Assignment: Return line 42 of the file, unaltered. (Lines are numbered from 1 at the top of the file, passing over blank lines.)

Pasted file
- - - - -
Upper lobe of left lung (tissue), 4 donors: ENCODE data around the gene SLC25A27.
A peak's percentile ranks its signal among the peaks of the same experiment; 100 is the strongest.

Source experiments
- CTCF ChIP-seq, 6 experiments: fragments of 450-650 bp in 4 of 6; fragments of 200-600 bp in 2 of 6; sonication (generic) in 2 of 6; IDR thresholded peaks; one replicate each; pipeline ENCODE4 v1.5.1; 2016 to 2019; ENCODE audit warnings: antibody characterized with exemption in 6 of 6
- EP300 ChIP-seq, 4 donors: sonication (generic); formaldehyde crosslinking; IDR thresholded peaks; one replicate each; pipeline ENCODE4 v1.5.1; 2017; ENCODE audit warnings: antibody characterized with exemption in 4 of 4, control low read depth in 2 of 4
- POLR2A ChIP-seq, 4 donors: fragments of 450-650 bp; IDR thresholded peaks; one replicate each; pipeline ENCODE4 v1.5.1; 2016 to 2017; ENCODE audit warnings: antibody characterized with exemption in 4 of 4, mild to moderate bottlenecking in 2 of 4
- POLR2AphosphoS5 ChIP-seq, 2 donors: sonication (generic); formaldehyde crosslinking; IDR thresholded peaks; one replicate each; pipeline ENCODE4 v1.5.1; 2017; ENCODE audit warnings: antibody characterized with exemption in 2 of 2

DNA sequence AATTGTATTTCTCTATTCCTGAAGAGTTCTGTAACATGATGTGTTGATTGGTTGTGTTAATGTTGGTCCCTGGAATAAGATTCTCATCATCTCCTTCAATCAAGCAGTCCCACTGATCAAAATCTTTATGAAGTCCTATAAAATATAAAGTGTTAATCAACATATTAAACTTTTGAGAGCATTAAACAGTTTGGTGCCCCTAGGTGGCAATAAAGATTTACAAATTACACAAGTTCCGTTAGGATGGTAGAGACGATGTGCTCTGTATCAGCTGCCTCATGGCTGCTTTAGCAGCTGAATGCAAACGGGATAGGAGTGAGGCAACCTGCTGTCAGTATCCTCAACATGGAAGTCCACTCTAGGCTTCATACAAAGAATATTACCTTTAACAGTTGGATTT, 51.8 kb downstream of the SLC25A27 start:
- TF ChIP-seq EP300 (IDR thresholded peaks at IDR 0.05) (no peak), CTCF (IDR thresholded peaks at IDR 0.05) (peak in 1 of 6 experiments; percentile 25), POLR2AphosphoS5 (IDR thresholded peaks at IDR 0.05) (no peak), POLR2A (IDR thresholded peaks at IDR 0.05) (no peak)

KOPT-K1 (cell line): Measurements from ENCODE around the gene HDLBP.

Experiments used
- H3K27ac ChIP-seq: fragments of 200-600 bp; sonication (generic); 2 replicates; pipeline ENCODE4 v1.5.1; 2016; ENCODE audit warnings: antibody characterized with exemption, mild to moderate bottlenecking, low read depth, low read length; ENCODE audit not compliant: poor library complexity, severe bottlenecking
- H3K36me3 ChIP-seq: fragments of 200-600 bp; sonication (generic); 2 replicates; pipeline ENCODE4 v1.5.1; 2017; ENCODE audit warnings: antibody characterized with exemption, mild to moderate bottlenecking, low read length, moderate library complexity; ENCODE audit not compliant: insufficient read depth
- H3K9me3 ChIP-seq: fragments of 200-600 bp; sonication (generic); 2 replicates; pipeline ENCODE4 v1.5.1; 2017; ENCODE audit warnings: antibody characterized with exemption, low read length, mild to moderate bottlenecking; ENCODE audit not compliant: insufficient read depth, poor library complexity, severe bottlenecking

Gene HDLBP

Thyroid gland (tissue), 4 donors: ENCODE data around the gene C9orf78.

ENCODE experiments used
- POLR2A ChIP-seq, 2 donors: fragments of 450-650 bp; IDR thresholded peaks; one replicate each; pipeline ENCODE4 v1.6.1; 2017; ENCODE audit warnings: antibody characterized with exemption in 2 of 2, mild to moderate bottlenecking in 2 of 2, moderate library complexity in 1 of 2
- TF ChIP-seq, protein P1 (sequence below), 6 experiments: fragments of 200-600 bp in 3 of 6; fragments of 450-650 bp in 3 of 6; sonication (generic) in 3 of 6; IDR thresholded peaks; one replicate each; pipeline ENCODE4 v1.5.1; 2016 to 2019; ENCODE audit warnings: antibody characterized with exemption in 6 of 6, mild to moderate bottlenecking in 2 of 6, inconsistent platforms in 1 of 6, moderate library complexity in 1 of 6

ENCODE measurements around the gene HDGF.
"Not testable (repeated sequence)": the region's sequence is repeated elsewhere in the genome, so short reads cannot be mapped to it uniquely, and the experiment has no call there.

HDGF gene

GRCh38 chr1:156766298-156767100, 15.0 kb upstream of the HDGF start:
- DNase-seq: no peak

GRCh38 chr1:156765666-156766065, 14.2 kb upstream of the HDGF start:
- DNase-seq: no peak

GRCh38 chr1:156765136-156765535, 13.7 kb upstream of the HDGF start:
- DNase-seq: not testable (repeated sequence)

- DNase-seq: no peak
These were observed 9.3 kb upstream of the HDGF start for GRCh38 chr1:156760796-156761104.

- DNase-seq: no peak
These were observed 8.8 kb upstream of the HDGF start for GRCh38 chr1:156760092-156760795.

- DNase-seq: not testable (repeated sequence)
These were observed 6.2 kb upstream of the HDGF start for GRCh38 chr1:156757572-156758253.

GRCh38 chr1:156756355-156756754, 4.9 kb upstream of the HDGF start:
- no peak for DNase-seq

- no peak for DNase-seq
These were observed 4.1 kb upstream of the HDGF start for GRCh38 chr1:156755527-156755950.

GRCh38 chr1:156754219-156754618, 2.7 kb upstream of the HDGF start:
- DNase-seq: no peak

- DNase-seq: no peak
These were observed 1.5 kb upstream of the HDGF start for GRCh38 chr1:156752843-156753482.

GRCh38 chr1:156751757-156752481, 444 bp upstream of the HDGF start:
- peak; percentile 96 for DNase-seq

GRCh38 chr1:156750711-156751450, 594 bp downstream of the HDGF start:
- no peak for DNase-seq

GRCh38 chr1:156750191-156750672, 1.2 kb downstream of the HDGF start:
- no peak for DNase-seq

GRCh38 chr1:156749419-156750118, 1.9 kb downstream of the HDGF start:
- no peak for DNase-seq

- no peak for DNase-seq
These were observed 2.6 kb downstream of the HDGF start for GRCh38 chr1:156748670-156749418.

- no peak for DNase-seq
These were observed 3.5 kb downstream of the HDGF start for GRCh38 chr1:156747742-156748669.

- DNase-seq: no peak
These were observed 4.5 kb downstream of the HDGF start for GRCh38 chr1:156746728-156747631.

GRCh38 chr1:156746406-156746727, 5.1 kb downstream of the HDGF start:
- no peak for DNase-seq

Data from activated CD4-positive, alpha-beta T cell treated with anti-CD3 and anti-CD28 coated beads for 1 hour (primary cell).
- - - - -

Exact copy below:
These were observed 1.5 kb upstream of the HDGF start for GRCh38 chr1:156752843-156753482.